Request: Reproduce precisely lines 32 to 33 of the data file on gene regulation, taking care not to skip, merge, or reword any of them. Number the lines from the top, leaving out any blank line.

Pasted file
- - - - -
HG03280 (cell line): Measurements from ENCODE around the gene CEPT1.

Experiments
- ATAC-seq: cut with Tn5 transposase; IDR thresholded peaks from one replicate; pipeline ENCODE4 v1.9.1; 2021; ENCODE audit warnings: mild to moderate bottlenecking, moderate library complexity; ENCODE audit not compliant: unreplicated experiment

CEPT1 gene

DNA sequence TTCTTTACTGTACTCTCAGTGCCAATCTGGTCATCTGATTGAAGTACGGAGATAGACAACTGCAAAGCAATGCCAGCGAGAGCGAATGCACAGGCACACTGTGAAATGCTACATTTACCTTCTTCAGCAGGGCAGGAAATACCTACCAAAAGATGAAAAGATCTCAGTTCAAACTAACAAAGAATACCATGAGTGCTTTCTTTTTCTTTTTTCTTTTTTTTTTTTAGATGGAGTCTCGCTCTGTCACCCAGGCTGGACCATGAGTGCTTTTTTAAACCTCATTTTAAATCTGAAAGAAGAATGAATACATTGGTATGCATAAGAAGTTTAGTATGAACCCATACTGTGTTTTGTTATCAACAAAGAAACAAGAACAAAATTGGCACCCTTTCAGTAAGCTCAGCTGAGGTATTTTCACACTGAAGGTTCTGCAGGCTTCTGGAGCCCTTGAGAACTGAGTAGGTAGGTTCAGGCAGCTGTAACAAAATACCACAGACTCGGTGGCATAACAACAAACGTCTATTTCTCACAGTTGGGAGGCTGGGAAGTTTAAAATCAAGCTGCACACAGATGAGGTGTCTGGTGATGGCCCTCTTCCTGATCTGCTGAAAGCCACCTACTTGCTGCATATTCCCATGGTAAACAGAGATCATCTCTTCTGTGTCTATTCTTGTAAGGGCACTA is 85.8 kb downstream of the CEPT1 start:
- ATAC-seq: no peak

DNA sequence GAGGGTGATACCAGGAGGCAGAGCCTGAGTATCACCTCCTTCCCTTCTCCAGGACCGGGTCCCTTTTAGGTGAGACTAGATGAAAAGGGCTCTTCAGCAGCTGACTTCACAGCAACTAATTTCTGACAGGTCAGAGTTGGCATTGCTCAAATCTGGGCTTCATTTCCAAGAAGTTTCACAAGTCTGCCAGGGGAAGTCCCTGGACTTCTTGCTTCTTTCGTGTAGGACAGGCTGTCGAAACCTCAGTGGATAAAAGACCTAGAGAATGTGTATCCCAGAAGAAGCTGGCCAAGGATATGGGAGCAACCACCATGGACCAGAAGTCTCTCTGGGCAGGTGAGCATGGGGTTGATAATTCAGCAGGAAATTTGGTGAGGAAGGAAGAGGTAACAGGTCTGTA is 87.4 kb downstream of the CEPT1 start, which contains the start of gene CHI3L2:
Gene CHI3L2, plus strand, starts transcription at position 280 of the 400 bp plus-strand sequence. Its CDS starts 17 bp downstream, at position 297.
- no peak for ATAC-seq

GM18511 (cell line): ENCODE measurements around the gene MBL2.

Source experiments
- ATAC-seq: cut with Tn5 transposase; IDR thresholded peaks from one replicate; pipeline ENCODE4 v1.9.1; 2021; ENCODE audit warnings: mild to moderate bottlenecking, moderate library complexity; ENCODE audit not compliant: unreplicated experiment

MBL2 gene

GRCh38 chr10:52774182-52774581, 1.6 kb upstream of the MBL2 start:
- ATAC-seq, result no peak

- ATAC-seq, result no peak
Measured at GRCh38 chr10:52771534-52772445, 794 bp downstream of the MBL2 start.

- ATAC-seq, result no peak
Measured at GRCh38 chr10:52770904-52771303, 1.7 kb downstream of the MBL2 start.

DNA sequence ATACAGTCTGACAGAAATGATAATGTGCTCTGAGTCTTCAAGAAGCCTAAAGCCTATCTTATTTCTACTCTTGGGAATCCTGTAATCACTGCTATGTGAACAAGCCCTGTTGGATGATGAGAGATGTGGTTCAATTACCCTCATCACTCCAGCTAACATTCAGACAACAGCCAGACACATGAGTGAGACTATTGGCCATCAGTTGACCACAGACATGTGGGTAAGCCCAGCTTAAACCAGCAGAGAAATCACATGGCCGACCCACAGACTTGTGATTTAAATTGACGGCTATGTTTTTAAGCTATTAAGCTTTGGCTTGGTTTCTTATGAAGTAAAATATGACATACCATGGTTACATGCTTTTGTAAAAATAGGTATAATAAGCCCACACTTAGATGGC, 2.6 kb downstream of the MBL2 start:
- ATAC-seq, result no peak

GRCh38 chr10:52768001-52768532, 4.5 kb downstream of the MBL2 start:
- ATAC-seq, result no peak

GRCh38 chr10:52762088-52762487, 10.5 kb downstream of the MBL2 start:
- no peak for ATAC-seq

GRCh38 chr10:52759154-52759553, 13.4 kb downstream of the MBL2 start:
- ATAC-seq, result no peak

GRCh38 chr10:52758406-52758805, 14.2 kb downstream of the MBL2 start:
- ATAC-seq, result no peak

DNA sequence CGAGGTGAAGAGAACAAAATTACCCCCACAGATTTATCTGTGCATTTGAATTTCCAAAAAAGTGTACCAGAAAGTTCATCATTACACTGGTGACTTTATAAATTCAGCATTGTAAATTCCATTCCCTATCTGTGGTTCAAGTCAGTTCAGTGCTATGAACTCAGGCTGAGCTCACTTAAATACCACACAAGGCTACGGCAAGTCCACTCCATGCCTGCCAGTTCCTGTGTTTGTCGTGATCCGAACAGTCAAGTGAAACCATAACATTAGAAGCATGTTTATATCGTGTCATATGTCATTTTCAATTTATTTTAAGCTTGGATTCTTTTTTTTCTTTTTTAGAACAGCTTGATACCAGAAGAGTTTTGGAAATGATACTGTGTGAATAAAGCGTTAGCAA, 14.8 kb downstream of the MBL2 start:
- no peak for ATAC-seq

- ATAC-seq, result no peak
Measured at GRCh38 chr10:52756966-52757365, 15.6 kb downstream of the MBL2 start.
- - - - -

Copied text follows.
- ATAC-seq, result no peak
Measured at GRCh38 chr10:52756966-52757365, 15.6 kb downstream of the MBL2 start.